AIDS (Acquired immune deficiency syndrome) is a progressive disease that is caused by HIV (human immunodeficiency virus), which interferes with the immune system's ability to fight infection. Although commonly confused, HIV refers to the virus that causes AIDS, and AIDS is the disease caused by HIV. AIDS develops when the immune system has been weakened to the point where it becomes overwhelmed by the HIV virus.
AIDS was not always well known. In the early 80s, there was much paranoia and ignorance surrounding this disease. There was little knowledge of how the disease was transmitted, and there was much stigma surrounding the disease. Some acquired HIV via blood transfusions from contaminated blood. Although there is far greater awareness, the number of AIDS patients continues to grow, and HIV is considered to be a pandemic
AIDS and Dermatology
The skin is often the first and most obvious manifestation of an HIV infection. Various symptoms that manifest in the skin can arise as a result of HIV infection, either as a direct result of infection, or from other opportunistic infections due to the weakening of the immune system. By recognizing skin-related changes at an early stage, a diagnosis can be made for HIV infection, a critical step in treating HIV. Dermatologists are often the first to notice the symptoms that make an HIV infection probable. This is the first area where dermatologists can contribute to HIV and AIDS-in its diagnosis.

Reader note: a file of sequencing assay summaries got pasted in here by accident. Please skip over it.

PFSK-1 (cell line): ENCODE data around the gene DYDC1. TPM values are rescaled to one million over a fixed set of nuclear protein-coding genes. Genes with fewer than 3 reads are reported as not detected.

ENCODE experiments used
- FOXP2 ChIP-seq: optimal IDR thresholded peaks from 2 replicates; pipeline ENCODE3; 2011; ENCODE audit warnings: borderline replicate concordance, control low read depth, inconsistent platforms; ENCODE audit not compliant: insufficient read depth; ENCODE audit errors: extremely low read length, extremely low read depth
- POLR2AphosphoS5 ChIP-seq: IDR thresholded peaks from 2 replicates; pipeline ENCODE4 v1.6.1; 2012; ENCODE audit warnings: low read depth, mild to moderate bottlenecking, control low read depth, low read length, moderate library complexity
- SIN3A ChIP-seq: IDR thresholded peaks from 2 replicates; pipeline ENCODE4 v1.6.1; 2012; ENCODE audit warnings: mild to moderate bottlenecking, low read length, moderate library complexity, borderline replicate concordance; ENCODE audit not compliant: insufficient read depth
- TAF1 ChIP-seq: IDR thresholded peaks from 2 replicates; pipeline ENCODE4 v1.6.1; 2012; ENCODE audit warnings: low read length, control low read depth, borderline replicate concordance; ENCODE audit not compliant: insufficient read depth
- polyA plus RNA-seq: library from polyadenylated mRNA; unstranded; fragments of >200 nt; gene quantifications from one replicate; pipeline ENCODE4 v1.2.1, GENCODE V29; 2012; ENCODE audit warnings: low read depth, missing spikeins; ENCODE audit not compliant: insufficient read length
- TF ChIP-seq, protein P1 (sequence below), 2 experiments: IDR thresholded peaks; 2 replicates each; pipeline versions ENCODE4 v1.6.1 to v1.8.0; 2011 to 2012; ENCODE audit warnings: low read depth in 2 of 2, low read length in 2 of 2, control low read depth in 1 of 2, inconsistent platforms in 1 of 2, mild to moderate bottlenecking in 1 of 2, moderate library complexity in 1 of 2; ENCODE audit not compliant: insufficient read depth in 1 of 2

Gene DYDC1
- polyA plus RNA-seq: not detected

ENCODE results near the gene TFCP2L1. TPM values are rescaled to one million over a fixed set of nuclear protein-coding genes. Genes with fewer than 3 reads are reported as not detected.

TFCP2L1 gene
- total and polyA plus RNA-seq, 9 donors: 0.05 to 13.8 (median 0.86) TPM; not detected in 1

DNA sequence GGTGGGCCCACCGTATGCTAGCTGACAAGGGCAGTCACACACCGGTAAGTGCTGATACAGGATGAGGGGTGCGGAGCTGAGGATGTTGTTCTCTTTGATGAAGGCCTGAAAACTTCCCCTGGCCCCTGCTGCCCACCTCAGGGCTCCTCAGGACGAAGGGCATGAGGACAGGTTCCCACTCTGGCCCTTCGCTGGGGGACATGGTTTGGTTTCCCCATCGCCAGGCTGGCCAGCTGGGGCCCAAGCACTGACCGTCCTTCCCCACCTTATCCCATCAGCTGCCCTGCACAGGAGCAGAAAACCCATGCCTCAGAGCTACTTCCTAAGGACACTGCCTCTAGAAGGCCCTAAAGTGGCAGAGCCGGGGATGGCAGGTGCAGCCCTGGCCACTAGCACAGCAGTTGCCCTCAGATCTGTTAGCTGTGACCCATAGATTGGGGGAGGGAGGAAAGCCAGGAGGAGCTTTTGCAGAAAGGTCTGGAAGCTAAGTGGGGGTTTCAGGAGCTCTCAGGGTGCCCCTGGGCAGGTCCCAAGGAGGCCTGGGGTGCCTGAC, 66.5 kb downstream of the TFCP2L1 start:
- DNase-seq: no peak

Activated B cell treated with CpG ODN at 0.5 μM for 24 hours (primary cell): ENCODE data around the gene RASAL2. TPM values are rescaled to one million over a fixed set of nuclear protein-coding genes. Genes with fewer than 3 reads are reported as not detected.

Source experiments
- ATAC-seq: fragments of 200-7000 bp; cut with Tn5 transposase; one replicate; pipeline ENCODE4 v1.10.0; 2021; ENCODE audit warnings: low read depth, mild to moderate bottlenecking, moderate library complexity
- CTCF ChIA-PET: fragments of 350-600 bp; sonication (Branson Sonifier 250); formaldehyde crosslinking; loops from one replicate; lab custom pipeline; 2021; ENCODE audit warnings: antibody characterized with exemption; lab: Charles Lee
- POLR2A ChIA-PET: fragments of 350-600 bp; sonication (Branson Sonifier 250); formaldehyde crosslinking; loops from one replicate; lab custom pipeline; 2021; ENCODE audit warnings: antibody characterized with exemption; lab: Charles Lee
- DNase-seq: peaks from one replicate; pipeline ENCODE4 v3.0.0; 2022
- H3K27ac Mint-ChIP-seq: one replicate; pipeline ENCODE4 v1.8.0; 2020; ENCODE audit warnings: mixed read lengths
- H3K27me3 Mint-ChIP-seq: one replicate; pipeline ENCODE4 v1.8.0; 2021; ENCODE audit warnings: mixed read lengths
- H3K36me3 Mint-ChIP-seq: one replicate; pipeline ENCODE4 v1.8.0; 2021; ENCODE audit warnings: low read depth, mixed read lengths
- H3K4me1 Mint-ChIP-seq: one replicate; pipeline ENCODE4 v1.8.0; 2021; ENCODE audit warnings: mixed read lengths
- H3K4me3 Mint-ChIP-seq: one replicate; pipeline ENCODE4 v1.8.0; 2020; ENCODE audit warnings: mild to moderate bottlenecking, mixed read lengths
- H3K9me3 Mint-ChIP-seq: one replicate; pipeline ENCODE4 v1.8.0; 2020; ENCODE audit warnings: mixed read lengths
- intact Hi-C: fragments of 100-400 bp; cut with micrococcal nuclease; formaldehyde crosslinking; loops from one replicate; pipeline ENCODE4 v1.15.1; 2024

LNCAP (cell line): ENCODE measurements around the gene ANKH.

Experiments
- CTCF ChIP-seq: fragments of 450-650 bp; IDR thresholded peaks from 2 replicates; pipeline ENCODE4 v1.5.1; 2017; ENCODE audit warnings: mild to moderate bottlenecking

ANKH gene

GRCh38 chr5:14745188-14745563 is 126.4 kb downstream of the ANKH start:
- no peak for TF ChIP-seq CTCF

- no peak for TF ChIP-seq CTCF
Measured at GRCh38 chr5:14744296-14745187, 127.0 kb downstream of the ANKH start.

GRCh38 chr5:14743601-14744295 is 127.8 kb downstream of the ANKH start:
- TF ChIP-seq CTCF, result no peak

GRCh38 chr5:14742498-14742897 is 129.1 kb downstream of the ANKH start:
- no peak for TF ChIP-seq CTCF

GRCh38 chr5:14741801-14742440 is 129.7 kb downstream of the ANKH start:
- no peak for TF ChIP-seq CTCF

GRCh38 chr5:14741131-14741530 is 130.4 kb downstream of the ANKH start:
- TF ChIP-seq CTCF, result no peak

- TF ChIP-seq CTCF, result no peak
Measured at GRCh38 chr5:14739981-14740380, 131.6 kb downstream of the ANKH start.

Secondly, with advancements in AIDS research in the medical community, patients are living longer than ever before. Patient care and quality of life considerations are a major part of AIDS treatment and care. Various skin problems due to viral infection or skin cancer become very common as AIDS occurs, and dermatologists are needed to treat these manifestations. Common skin problems that are associated with HIV infection include:
- Kaposi's Sarcoma
- Thrush (candida infection)
- Oral hairy leukoplakia
- Molluscum contagiosum
- Seborrheic Dermatitis
It is important to remember that these are all skin problems that can occur independently of an HIV infection, and do not prove that one has an infection. However, an HIV infection can weaken the immune system making these symptoms more likely, or more severe and difficult to treat. Showing two or more of these symptoms, or an unusually severe case may point at a greater likelihood that the immune system is weakened.